Human Milk Oligosaccharides
and Gastrointestinal Health - Workshop

 

Date: 20th June 2016               Place: Marriott Hotel, Budapest

The workshop will focus on current advances in the research of human milk oligosaccharides. Further the role of HMOs in maintaining health and preventing disease will be discussed by leading scientists.

Chaired by: 

David A. Mills, Peter J. Shields Endowed Chair in Dairy Food Science, University of California, Davis, USA

Title of presentation:  "Human Milk Oligosaccharides and Their Role in Shaping the Infant Intestinal Microbiota"

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Recent studies suggest the diversity of the intestinal microbiota and the quantity of specific microorganisms is critically important for maintaining intestinal health, assisting in nutrient absorption and immune homeostasis. The gut microbiota is affected by multiple factors such as the host’s genetic background, types of delivery (cesarean section vs. vaginal birth), degree of antibiotics exposure and vaccination, life style, and types of food consumption. Dysbiosis of the microbiota is associated with many different disorders such as abnormal brain development, autoimmunity, allergy, neuronal disease, and psychological disorders. To better understand the link between the human microbiome and the development of diverse human disorders, the human microbiome project was launched, and the data so far suggests the loss of diversity in the microbiome and the enrichment of a specific population of microorganism are the two key features associated with the different disorders. Now the critical question is, how can we restore the gut microbiota to good shape? Consumption of probiotics and prebiotics, collectively known as synbiotics, may help the survival and revitalization of a healthy intestinal microbiota thereby restoring human health.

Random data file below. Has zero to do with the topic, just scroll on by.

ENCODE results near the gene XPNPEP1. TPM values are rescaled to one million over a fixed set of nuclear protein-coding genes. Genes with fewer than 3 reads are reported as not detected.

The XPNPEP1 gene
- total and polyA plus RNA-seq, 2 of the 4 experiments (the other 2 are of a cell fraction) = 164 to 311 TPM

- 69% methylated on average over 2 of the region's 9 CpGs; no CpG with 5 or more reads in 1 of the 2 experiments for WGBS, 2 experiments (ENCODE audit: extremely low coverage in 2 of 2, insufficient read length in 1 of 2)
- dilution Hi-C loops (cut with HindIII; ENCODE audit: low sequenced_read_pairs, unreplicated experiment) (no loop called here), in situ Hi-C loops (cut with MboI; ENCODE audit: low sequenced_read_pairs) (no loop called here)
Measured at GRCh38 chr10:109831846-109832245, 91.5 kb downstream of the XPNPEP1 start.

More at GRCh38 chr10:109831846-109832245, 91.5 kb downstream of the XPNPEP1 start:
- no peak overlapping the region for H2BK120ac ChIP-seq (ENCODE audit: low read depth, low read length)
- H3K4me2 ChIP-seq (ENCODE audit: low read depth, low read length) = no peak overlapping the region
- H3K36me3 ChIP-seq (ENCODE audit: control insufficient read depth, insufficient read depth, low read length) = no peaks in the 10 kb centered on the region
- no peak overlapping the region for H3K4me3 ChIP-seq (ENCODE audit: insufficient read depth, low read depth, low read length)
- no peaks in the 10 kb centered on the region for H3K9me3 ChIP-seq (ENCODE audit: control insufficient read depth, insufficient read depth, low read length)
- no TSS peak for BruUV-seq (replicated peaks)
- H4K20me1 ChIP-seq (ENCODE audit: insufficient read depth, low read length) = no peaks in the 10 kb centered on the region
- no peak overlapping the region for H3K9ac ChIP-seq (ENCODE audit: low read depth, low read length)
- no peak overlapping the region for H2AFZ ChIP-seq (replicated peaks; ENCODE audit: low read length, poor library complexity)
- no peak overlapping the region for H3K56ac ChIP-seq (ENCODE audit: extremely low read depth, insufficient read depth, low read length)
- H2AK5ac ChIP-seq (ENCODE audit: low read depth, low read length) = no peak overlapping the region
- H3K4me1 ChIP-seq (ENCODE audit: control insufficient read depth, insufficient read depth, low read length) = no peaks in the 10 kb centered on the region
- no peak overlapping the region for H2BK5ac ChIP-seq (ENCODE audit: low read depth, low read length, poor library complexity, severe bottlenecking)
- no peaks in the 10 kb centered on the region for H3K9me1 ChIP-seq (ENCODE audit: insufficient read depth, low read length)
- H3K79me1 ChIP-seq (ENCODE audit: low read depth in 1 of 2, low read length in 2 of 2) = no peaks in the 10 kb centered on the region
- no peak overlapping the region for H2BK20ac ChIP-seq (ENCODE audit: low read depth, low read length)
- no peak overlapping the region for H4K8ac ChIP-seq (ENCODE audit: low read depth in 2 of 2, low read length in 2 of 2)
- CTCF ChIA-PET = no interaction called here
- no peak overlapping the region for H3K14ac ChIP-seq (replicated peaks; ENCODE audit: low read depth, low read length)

Prebiotics are typically defined as non-digestible fiber-compounds that stimulate the growth or activity of intestinal microorganisms. Among the different prebiotics, human milk oligosaccharides (HMOs), found uniquely in human breast milk, help to establish the commensal bacteria in babies which prevent the attachment of microbial pathogens to mucosal surfaces. In addition, recent studies suggest that HMOs have unique functions as immune regulators by modulating responses of the epithelium and of the immune cells through various mechanisms. In addition, the chemical structures of individual HMOs seem closely related to its unique functions. 

In order to learn more about this growing field, you are highly recommended to attend the “Prebiotic workshop” as a pre-conference programme. In this session, Prof. Davis Mills (UC Davis, USA), one the of the most influential scientists in the HMO field, will give a lecture. You will have plenty of time to discuss with him and other specialists in this field. More information on Prof. Davis Mills is available on the following website.

http://foodscience.ucdavis.edu/people/faculty/mills.html

 

Speakers at Human Milk Oligosaccharides Workshop

We are pleased to announce the confirmed speakers of HMO Workshop.

Koen Venema, Maastricht University, The Netherlands

Title of presentation:  "Fermentation of 13C-labeled 6’-sialyl Lactose by Microbiotas Originating from Babies, Adults and Elderly – Tracing the Label"

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Wim Soetaert, Inbiose - Speciality Carbohydrates, Belgium

Title of presentation: "Efficient Synthesis of Specialty Carbohydrates and Human Milk Oligosaccharides Through Industrial Biotechnology"

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Norbert Sprenger,  Nestlé Research Center, Switzerland

Title of presentation: "HMO biology, lessons from preclinical models"

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Gert Folkerts, Faculty of Science, Utrecht University, The Netherlands

Title of presentation: "Early Supplementation of Human Milk Oligosaccharides Suppresses Spontaneous Autoimmune Diabetes in Non-obese Diabetic Mice Later in Life"

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